Sunday, July 22, 2018

Book Review: Under a Warped Cross by Steve Lindahl

A Tough Look at the Clash Between Life and Religion in Medieval Britannia

People didn’t live long in medieval Britannia, Ireland, and Scandinavia.  If you were lucky enough to survive birth and a childhood filled with hard labor and poor living conditions, you could look forward to adulthood when disagreements between individuals and states were often settled with a whip to the back or a battle axe to the skull.  Under a Warped Cross covers all those forms of ‘conflict resolution,’ some several times.  But the aggression at the heart of the story is the inhumanity inflicted in the name of organized religion.  It was a time when religion would condone any and all means to ‘correct’ the thinking of the masses.  And its heavy hand often fell on women.  In fact, as the story begins, priests have just made an example of Abigail, one of the main characters of the book, by cutting off her nose because she was suspected of incest.  The violence in the book, while not graphic, is intense and frequent.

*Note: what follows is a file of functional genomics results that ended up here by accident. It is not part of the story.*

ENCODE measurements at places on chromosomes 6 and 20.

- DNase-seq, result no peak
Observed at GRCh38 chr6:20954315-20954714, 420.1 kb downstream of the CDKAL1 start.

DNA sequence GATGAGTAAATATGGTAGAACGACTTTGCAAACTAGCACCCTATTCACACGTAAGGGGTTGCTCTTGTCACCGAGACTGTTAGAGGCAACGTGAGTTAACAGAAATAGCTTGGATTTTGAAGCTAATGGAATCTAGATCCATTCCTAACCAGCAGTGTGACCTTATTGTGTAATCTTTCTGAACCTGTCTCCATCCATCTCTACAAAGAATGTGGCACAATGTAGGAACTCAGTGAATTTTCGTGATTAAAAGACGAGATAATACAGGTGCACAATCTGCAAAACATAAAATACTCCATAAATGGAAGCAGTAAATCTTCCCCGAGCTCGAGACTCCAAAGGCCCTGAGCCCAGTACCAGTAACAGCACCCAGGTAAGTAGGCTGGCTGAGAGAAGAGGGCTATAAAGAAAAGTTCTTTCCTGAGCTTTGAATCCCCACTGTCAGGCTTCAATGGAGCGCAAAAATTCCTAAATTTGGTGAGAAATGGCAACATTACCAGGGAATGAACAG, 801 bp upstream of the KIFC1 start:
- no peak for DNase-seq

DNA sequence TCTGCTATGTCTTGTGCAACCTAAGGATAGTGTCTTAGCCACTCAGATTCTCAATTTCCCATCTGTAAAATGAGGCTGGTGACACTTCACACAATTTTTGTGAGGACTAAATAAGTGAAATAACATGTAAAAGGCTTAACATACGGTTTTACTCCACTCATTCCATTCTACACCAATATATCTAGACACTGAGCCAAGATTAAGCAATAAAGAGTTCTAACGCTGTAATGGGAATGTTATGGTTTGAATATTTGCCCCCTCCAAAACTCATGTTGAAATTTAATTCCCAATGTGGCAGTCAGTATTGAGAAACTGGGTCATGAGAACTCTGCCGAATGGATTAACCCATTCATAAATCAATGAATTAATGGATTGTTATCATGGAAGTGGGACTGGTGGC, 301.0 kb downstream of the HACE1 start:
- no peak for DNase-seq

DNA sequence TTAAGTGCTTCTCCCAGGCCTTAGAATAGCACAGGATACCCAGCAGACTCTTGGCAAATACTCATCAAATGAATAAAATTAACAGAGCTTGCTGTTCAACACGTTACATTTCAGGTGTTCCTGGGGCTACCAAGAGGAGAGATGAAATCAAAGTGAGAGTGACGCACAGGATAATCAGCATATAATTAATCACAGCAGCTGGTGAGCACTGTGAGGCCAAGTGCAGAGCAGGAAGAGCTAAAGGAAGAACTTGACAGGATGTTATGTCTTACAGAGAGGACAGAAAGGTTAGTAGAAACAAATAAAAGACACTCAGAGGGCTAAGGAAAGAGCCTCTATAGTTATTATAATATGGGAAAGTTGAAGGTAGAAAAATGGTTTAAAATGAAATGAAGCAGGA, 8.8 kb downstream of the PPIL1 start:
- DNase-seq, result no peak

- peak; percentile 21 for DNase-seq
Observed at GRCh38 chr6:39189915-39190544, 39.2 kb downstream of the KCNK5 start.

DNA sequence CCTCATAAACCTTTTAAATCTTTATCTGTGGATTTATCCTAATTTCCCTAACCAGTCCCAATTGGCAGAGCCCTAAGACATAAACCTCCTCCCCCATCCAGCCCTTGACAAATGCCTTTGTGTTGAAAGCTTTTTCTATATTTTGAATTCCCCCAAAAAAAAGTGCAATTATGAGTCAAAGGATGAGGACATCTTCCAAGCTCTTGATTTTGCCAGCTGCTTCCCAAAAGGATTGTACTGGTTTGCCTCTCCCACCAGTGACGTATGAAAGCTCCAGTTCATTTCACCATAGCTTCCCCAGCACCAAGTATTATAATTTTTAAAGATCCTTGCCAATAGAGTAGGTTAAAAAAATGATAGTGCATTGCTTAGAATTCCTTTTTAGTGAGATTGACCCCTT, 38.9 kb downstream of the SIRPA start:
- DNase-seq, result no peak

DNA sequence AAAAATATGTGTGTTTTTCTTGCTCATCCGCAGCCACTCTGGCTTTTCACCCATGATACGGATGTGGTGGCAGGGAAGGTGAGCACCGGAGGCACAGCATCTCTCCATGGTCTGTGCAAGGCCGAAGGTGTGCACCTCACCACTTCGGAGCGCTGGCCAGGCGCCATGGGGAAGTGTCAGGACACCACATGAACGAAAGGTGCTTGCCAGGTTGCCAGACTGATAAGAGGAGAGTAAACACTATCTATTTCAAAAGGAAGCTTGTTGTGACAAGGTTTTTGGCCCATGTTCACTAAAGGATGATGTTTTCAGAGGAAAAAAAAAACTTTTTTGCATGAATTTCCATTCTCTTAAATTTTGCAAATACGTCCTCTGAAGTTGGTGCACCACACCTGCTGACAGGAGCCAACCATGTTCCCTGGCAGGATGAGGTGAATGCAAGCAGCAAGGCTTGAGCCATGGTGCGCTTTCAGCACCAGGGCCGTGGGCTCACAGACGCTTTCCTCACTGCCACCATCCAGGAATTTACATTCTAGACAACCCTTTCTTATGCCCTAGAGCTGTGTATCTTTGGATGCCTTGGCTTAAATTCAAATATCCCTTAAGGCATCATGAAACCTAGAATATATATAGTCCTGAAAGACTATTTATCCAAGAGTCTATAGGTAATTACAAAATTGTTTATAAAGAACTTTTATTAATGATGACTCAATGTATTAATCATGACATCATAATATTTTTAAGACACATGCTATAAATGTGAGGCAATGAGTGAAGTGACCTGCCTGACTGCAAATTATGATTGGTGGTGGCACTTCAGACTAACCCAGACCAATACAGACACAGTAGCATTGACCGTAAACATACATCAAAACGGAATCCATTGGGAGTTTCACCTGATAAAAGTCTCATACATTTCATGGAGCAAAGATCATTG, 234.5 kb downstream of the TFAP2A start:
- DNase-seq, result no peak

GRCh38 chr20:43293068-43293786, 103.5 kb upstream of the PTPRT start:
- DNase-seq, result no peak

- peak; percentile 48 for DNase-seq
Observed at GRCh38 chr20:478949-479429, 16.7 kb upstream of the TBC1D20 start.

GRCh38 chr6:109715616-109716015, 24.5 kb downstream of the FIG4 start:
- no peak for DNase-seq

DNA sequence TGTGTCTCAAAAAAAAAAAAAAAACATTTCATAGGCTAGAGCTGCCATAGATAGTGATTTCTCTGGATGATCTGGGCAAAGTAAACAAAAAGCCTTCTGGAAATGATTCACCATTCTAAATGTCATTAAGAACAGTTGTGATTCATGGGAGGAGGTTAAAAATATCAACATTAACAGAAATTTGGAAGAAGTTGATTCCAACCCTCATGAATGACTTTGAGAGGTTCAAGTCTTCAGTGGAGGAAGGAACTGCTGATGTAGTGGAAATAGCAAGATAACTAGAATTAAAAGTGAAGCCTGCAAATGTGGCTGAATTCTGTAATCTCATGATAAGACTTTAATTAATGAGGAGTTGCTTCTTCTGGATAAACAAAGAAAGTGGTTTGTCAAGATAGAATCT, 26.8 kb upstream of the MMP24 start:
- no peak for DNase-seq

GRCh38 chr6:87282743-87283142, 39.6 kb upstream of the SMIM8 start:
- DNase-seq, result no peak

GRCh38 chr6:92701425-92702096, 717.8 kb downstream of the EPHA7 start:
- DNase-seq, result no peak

In the simple dichotomy of plot-driven vs. character-driven books, Under a Warped Cross is primarily the latter.  The plot is simple.  The priests’ punishment changes the lives of three siblings, as Goda and Abigail run off together while Waso begins a quest to find them.  This storyline is completed well before the end of the book.  Character development, on the other hand, continues to the end, as author Lindahl does an admirable job depicting the characters’ courage and determination, as well as their distrust and superstition.  In particular, I found the latter interesting, as “signs” were everywhere, but their meaning was never clear and often contradictory.

To go beyond traits that are shown through action, the author occasionally includes thoughts or dialog that deviate from character, e.g., Jolenta wondered if her choice had been a revenge of sorts, for all the times Coventina had chosen her wards over her own child. That thought made Jolenta worry about her own soul as much as she worried about her mother’s.”  That’s a complex concept for a ten-year-old (Jolenta).  But even though these out-of-character thoughts interrupt the story’s flow, they’re useful for the depth they provide.

Overall, Under a Warped Cross is an engrossing look at the people of the Middle Ages and their suffering at the hands of organized religion.  It can be tough reading in places, but then, that was their life.

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